The time frame in Skyrim seems to correspond nicely with the Iron Age in Northern Europe and/or France and the British Isles.  Skyrim refers to a region in the continent of Tamriel, and is one of a number of games in the Elder Scrolls series.  The region makes up the north central part of the continent, and its Nordic inhabitants are akin to the real world Norsemen (Vikings).  For example, what is like heaven to the Vikings was called Asgard, and the honored hall Vahalla.  In Skyrim, these are referred to as Sovngarde and Shor’s Hall (Hall of Valor), respectively. The Imperials, which very obviously correspond to the Romans, have kept order in Tamriel for some time, though they are present in Skyrim now in order to crush a rebellion.  This isn’t just a little rebellion, but a power play that would affect all of Skyrim and its relations to the rest of the Empire.  Spoiler alert:  In typical historic fashion, the son of a king killed his own brother in an attempt to be high king.  Each region in Skyrim has a king, and these kings choose a high king from among them.  This was a spoiler since only one or two characters in the whole game actually tell you that the king killed was the usurper’s brother.

Map of Tamriel. (c) Bethesda, but found here: http://elderscrolls.wikia.com/wiki/File:Map_tamriel.jpg

The point about this power play, however, is that the usurper, Ulfric Stormcloak, had gotten many in Skyrim behind him because he claimed that his primary goal was to reestablish the free worship of the god Talos.  Talos used be just a man (Tiber Septim), but was made a god by the other gods (somehow – how this happened is unclear) and thus became worshipped, not just revered as a Dragonborn or for uniting Tamriel in the distant past. Why was the worship of Talos banned?  To end a major war the Imperials and other leaders had signed a treaty with the High Elves, and part of this treaty prohibited Talos worship, as the High Elves considered Talos to be a false god.

Despite the treaty Talos worship was going on quietly, but Ulfric’s uprising changed that.  Because of the rebellion, the High Elves began persecuting Talos worshippers, thus giving the Stormcloaks fuel for their fire. There are subtle complications added to the game to make the decision regarding which faction to follow not necessarily an easy one; it certainly shouldn’t be rushed.  While most people in Skyrim revere Talos, there are some things said to make a player wonder about him.  For instance, the self-proclaimed mouth-piece of Talos in Whiterun is annoying and may seem mad (he definitely is depicted as a melodramatic street preacher), and indeed, his feverish support of the Stormcloaks ignores both the reality of what is going on behind the scenes with the Imperials (many of whom also worship Talos) and the conniving and tyrannical nature of Ulfric and his Stormcloaks.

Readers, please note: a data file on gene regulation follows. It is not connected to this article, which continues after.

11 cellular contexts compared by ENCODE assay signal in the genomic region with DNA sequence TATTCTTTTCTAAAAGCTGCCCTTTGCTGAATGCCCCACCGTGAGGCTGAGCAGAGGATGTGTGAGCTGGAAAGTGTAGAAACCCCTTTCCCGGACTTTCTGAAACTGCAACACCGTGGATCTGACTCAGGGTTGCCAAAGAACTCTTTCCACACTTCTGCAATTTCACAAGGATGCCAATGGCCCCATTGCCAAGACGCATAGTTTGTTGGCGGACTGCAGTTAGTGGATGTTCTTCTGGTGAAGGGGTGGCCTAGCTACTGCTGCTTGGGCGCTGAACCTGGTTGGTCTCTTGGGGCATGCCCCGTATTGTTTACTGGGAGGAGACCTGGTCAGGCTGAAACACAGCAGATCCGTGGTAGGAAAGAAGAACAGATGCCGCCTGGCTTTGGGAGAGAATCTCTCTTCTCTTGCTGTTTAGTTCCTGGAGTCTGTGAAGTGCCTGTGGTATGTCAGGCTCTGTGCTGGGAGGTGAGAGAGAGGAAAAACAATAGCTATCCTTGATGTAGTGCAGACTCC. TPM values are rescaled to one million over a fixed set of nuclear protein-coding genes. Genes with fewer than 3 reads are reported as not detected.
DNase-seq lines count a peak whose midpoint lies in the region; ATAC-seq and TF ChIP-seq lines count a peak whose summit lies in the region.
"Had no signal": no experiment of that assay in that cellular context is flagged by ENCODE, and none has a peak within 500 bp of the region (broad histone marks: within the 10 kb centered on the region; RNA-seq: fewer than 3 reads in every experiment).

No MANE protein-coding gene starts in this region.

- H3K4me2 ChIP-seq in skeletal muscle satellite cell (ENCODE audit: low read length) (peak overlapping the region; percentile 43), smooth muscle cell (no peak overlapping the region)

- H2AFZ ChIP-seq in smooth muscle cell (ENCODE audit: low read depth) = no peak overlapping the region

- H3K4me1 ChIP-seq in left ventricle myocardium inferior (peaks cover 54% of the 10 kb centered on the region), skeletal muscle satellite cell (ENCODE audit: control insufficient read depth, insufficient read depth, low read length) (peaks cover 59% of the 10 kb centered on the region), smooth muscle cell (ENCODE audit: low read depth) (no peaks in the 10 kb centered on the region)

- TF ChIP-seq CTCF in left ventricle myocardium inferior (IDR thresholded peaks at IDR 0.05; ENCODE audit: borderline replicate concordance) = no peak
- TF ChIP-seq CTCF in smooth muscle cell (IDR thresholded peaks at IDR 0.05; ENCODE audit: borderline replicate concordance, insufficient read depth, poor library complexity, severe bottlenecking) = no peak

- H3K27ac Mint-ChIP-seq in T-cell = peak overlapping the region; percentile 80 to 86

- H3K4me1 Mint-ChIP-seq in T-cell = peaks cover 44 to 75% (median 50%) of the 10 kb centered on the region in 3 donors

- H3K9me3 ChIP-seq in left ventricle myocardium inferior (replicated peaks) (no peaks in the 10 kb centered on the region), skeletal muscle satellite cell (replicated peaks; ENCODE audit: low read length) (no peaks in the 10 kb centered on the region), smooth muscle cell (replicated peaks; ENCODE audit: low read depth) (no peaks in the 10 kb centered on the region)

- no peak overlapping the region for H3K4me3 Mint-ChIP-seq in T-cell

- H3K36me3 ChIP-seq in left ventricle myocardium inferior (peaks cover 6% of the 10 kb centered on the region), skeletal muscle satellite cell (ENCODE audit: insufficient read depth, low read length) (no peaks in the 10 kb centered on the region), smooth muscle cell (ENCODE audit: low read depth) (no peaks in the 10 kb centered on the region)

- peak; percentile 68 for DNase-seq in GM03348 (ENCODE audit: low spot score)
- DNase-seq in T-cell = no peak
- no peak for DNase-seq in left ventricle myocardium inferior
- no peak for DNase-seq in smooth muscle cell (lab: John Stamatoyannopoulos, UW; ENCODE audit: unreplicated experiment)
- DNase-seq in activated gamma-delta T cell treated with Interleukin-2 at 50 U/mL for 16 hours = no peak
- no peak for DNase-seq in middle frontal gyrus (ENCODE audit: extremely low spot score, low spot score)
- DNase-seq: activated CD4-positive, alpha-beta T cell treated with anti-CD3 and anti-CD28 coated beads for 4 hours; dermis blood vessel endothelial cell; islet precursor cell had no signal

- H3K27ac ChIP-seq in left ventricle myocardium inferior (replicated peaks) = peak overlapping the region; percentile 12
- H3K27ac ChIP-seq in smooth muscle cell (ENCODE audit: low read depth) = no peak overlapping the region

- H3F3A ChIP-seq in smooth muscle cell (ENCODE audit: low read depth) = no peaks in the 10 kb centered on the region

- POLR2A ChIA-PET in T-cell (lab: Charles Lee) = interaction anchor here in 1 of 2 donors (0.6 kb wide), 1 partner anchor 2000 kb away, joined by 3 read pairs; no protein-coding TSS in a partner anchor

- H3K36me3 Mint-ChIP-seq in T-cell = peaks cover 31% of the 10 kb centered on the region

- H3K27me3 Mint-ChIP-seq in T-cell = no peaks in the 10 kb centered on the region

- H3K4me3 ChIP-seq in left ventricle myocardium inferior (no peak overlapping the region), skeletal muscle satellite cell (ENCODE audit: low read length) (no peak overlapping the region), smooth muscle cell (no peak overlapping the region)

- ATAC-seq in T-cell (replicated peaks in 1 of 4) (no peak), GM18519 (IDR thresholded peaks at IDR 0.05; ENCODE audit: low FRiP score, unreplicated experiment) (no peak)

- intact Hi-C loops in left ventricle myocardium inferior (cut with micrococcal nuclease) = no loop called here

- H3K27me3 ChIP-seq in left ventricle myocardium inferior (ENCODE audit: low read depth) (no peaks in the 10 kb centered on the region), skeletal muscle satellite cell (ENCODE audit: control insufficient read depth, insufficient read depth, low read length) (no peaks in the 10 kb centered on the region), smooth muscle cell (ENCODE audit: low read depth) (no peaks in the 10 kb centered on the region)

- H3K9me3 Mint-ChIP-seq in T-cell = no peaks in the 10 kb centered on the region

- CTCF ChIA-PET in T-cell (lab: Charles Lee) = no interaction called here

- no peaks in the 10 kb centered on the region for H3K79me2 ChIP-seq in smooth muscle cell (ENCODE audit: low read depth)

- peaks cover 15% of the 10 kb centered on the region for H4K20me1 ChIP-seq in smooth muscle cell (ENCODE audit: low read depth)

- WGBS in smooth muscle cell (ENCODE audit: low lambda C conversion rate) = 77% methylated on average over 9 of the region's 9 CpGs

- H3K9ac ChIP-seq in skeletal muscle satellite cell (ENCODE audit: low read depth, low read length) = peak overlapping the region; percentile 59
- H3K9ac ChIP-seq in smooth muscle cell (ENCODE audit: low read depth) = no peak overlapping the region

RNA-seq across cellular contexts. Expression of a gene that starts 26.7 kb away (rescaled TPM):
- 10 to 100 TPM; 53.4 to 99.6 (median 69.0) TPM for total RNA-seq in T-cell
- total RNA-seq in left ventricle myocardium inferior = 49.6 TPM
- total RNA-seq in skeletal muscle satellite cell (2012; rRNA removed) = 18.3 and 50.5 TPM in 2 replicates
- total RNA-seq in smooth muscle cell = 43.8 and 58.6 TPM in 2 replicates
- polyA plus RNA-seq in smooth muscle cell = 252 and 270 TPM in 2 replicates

The Stormcloaks are pretty nasty, saying that if you don’t join them you’re against them (an enemy), yet the Imperials say no such thing.  There is much more to seemingly righteous rebels behavior vs Imperial behavior, but I’ll leave that for your exploration. The Stormcloak rebellion is one of the two major plots/quests of the game, the other being Dragonborn’s (the player is the Dragonborn) destiny to rid the world of Alduin, the world-eater dragon.  The quests are not totally separate.  Without paying close attention, a player may totally miss that Alduin and Ulfric are intertwined.

For the Christian, Alduin is of great interest since he is a Satan figure (without the Satan figure, one could maybe take Talos to be a pagan mythological man-god).  He claims to be the first born of the great god Akatosh (and some even worshipped him as Akatosh himself), but in reality he was created, and for a specific purpose.  He defies Akatosh regarding his purpose, interferes with man, and is arrogant. Skyrim is full of hints and references to religion, folklore, history, and literature, although much of these are not wholly analogous.  As might have been inferred by now, talking with someone about Skyrim can be a starting point to talking about Christ and even the existence of Satan.

An inquisitive player may decide it’s worth his or her time to look into the real-world peoples and such in the game.  Besides the examples already discussed, there is the goddess Mara, who quite obviously corresponds to Mary, mother of Jesus.  Elves are of course derived from folklore (as are the Dwarves), and their demise followed the acceptance of Christianity in European areas.  The magical High Elves came from a large island to the southwest of Tamriel, and so this alludes to Atlantis.  There are Bretons in the game and there are real world Bretons.

As with much fantasy in modern times, the game includes Orcs.  Where did Orcs come from?  Well, from the mind of JRR Tolkien (author of Lord of the Rings)!  In Skyrim they are not just like Tolkien’s Orcs, but they are still a corrupted form of Elf. Without getting into a lot of detail, I was disappointed with the game in some ways.  Skyrim seems to favor doing bad things, despite the character played being the Dragonborn, a person who brings good and who is in line to become Emperor.  The game has achievements, and many of these involve doing evil things.  This is unfortunate, and while a player is not at all required to do these things, some aspects of the game are closed-off if a player ignores these activities.  The new expansion of the game, Dawnguard, seems to make up for this somewhat.